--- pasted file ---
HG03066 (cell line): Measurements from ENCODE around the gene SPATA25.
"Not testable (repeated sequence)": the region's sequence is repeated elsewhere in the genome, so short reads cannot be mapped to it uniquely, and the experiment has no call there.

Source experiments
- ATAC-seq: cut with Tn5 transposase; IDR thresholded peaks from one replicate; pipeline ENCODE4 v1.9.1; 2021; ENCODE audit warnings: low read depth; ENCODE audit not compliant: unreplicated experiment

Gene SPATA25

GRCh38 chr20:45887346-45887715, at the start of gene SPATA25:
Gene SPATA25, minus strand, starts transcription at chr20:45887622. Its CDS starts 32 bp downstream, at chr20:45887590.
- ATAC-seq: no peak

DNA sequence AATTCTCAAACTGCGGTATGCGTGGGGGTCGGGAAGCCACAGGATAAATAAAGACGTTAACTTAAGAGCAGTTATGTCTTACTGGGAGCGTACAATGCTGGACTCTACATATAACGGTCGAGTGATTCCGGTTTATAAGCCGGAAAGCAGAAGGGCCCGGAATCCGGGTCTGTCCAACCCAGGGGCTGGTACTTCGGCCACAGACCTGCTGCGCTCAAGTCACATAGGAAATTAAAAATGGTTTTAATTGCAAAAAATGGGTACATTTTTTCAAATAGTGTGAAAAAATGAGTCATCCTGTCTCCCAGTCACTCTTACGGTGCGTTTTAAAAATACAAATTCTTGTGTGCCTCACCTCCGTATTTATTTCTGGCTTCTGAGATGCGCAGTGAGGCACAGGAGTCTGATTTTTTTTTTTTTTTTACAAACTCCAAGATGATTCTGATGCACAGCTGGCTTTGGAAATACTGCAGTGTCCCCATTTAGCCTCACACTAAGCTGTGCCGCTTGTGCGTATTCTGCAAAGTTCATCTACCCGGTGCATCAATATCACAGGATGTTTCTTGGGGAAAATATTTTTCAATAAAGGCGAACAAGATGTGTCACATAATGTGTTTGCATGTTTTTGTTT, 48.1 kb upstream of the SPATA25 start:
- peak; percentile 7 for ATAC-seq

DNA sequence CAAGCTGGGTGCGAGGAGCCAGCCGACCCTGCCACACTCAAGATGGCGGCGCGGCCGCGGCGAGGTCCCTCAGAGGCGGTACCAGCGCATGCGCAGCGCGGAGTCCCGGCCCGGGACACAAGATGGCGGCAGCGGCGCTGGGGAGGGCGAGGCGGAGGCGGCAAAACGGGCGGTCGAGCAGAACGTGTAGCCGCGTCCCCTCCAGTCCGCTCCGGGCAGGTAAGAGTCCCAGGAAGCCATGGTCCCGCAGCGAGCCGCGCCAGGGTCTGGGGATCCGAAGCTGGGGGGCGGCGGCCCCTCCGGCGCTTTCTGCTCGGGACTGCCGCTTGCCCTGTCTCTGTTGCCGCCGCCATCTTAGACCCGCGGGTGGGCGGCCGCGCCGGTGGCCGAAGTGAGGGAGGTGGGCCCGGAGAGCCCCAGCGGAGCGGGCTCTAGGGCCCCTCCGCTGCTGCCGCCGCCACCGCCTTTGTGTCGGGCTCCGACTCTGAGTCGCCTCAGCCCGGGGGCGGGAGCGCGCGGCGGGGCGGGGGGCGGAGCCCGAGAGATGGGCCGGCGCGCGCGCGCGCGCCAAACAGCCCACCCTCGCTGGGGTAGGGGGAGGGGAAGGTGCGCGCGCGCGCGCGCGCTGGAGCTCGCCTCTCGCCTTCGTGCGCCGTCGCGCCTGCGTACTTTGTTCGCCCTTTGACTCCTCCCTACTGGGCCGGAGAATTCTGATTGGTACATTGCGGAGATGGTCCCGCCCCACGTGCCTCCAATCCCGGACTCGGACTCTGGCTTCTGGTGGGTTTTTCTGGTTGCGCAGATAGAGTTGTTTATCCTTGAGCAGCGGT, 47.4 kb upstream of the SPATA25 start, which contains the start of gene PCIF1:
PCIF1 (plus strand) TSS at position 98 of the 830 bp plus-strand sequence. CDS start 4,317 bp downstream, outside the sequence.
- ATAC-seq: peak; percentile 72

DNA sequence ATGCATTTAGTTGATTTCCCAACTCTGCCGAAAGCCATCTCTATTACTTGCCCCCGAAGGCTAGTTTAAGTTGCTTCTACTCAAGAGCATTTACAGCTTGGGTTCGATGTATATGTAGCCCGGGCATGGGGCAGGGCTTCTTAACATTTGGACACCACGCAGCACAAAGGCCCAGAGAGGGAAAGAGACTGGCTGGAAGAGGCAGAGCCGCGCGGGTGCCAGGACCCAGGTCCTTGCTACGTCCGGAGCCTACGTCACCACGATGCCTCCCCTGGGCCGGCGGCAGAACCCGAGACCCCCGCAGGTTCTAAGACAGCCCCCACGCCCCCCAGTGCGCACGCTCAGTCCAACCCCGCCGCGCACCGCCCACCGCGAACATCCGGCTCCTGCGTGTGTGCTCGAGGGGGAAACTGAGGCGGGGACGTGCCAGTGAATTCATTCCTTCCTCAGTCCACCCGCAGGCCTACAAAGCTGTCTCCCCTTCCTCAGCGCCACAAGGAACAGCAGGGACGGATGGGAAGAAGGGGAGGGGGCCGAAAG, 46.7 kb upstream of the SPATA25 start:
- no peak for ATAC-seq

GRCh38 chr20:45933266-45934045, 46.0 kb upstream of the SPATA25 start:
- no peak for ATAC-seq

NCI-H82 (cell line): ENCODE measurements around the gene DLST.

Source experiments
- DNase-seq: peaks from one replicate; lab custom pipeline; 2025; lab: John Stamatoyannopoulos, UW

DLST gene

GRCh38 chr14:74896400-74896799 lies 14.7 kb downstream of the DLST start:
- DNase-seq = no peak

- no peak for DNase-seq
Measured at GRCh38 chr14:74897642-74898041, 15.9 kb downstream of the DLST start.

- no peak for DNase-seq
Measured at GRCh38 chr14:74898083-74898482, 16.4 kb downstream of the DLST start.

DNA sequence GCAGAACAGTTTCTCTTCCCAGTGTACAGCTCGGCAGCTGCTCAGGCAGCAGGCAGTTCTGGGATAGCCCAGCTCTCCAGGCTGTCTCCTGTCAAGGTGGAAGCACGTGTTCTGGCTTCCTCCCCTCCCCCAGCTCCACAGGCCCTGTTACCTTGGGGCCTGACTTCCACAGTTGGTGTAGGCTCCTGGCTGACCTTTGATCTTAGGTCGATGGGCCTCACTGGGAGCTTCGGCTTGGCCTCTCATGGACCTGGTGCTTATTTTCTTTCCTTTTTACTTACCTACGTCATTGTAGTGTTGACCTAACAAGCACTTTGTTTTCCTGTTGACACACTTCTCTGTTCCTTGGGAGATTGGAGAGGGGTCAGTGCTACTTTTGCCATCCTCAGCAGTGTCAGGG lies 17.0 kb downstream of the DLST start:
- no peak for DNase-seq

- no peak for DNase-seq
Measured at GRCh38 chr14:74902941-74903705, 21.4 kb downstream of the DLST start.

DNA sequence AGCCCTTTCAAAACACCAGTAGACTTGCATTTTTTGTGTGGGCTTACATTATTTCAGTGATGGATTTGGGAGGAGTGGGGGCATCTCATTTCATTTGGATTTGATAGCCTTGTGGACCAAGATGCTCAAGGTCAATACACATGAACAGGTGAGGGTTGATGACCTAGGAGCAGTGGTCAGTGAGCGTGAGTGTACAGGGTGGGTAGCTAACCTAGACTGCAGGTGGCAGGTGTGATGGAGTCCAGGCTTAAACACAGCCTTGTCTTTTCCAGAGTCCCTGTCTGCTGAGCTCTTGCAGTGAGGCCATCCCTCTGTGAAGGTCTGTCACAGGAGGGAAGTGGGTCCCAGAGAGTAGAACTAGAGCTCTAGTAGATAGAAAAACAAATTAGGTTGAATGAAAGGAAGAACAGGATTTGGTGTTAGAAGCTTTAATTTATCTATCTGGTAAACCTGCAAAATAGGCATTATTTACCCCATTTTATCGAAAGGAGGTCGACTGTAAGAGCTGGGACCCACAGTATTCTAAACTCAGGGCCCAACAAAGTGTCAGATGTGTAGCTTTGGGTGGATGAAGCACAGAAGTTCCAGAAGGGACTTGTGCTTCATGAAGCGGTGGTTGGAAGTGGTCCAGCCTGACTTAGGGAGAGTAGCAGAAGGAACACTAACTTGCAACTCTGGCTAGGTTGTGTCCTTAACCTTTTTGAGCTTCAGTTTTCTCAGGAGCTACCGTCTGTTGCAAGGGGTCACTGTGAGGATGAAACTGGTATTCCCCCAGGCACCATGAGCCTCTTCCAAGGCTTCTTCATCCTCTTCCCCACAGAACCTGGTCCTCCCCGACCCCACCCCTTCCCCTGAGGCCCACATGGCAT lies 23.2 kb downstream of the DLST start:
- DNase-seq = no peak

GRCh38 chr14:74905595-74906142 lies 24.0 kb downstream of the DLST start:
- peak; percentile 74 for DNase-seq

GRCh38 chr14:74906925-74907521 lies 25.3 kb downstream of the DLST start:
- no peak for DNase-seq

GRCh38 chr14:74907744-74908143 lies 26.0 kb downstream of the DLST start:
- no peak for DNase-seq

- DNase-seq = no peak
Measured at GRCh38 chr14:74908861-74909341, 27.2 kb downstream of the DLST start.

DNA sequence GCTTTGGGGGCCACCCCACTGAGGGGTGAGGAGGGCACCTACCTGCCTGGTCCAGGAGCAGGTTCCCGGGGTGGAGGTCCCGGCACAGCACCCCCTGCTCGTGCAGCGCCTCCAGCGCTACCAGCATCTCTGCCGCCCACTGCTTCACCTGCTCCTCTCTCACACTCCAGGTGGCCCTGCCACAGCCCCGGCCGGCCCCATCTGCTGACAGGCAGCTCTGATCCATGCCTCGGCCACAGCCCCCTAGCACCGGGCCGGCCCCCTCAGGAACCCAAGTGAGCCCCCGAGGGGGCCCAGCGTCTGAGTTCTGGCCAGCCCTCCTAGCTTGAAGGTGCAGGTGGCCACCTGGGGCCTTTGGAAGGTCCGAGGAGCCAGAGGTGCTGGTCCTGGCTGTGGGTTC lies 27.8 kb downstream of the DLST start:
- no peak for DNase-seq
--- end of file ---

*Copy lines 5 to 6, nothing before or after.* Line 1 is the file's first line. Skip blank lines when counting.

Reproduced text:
Gene SPATA25

GRCh38 chr20:45887346-45887715, at the start of gene SPATA25: